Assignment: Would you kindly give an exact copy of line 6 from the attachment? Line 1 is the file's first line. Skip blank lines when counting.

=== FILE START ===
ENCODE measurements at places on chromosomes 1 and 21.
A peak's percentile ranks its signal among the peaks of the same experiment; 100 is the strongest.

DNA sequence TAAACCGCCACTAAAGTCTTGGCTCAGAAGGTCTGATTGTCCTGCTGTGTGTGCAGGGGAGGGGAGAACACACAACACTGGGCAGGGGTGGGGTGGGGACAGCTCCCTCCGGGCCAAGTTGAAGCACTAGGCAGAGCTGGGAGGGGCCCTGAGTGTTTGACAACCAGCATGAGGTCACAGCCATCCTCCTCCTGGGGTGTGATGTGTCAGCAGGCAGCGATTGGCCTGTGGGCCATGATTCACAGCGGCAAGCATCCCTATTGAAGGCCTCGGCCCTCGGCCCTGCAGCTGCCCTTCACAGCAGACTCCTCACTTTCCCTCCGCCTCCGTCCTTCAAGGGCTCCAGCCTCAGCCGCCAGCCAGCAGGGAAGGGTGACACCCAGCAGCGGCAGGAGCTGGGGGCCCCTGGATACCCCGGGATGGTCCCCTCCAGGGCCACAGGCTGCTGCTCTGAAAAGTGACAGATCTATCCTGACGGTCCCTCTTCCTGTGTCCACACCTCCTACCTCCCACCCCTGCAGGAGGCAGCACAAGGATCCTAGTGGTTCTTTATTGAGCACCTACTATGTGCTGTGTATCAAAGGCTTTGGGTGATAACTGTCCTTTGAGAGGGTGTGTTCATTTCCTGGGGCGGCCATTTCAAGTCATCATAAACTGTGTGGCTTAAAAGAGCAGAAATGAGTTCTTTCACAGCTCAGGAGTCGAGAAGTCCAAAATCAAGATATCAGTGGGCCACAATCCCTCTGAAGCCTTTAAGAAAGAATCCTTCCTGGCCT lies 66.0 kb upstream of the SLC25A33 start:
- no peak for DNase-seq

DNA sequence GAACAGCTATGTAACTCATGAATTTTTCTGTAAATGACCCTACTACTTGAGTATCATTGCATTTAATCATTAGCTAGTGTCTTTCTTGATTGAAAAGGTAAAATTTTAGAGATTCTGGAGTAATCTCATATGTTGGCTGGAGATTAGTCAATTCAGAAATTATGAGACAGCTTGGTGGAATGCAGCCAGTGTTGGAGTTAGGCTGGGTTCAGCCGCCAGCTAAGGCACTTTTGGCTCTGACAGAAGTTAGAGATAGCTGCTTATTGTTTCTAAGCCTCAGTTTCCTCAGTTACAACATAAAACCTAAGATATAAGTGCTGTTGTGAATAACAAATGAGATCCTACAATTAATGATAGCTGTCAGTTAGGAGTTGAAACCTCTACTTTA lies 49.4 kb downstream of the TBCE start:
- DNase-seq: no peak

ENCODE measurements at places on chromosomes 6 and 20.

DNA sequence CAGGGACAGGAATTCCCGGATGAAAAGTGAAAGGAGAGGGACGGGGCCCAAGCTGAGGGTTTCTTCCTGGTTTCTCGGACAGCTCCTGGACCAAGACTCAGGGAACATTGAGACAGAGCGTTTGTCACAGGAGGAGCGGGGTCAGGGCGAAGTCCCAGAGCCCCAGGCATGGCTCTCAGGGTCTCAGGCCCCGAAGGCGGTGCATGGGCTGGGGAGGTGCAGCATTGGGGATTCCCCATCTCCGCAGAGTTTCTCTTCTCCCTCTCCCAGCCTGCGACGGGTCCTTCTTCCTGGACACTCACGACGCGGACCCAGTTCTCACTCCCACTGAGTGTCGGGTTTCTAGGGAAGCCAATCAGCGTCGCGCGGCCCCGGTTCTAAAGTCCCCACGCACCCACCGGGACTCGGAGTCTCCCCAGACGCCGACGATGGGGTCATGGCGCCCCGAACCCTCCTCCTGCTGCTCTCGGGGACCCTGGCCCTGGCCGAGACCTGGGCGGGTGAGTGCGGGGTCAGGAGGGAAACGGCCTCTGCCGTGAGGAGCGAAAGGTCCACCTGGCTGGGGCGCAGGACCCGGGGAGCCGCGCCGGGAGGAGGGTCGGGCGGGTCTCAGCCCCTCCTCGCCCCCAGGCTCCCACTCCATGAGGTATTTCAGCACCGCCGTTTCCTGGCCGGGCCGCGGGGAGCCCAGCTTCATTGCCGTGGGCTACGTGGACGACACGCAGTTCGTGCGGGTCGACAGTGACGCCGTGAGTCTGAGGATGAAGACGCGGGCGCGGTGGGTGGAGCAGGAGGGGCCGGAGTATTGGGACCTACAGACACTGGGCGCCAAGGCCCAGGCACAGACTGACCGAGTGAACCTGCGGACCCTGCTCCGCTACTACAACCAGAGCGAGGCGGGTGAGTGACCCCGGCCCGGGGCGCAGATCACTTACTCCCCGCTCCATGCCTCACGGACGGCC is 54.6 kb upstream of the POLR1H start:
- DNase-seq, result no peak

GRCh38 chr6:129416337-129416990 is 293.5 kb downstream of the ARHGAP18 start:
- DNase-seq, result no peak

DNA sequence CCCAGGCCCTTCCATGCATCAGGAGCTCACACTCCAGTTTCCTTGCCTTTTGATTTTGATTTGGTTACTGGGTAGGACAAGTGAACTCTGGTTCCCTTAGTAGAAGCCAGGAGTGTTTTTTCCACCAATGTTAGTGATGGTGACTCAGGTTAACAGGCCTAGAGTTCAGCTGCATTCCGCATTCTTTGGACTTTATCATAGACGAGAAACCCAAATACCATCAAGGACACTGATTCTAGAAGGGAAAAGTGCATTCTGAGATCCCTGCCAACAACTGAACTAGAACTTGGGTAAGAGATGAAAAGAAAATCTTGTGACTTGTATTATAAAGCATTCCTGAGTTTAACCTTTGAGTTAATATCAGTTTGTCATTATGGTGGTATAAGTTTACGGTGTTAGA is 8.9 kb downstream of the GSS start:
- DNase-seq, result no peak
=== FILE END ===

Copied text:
- DNase-seq: no peak